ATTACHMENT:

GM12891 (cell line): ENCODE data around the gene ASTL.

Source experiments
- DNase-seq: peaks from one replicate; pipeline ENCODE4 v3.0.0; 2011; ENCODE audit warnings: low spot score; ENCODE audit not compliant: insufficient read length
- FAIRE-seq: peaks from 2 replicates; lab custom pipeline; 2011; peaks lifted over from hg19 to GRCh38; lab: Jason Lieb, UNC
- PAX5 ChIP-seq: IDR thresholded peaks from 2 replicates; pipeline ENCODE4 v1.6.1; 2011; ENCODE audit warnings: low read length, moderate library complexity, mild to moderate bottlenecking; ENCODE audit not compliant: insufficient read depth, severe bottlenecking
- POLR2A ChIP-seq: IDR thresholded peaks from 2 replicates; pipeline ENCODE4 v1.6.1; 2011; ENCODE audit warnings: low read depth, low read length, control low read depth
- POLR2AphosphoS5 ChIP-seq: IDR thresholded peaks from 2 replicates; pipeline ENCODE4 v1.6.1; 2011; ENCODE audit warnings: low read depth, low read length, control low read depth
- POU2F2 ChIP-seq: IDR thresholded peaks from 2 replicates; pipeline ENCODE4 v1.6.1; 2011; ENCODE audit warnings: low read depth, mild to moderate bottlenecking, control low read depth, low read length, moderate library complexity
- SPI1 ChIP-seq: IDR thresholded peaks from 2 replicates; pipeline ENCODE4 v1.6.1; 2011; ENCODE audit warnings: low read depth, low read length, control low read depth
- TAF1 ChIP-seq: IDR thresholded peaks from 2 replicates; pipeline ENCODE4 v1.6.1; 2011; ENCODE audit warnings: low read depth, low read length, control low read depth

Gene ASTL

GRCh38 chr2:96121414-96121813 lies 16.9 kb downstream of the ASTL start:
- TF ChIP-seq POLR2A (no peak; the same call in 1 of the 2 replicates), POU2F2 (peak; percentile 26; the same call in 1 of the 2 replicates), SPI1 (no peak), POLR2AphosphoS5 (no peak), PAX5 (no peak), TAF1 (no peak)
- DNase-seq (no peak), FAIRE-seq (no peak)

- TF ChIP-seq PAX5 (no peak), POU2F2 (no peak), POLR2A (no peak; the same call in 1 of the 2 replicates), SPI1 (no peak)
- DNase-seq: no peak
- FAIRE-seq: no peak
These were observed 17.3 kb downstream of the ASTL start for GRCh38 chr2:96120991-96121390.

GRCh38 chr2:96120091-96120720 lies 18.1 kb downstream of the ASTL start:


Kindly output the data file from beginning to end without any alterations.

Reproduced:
GM12891 (cell line): ENCODE data around the gene ASTL.

Source experiments
- DNase-seq: peaks from one replicate; pipeline ENCODE4 v3.0.0; 2011; ENCODE audit warnings: low spot score; ENCODE audit not compliant: insufficient read length
- FAIRE-seq: peaks from 2 replicates; lab custom pipeline; 2011; peaks lifted over from hg19 to GRCh38; lab: Jason Lieb, UNC
- PAX5 ChIP-seq: IDR thresholded peaks from 2 replicates; pipeline ENCODE4 v1.6.1; 2011; ENCODE audit warnings: low read length, moderate library complexity, mild to moderate bottlenecking; ENCODE audit not compliant: insufficient read depth, severe bottlenecking
- POLR2A ChIP-seq: IDR thresholded peaks from 2 replicates; pipeline ENCODE4 v1.6.1; 2011; ENCODE audit warnings: low read depth, low read length, control low read depth
- POLR2AphosphoS5 ChIP-seq: IDR thresholded peaks from 2 replicates; pipeline ENCODE4 v1.6.1; 2011; ENCODE audit warnings: low read depth, low read length, control low read depth
- POU2F2 ChIP-seq: IDR thresholded peaks from 2 replicates; pipeline ENCODE4 v1.6.1; 2011; ENCODE audit warnings: low read depth, mild to moderate bottlenecking, control low read depth, low read length, moderate library complexity
- SPI1 ChIP-seq: IDR thresholded peaks from 2 replicates; pipeline ENCODE4 v1.6.1; 2011; ENCODE audit warnings: low read depth, low read length, control low read depth
- TAF1 ChIP-seq: IDR thresholded peaks from 2 replicates; pipeline ENCODE4 v1.6.1; 2011; ENCODE audit warnings: low read depth, low read length, control low read depth

Gene ASTL

GRCh38 chr2:96121414-96121813 lies 16.9 kb downstream of the ASTL start:
- TF ChIP-seq POLR2A (no peak; the same call in 1 of the 2 replicates), POU2F2 (peak; percentile 26; the same call in 1 of the 2 replicates), SPI1 (no peak), POLR2AphosphoS5 (no peak), PAX5 (no peak), TAF1 (no peak)
- DNase-seq (no peak), FAIRE-seq (no peak)

- TF ChIP-seq PAX5 (no peak), POU2F2 (no peak), POLR2A (no peak; the same call in 1 of the 2 replicates), SPI1 (no peak)
- DNase-seq: no peak
- FAIRE-seq: no peak
These were observed 17.3 kb downstream of the ASTL start for GRCh38 chr2:96120991-96121390.

GRCh38 chr2:96120091-96120720 lies 18.1 kb downstream of the ASTL start: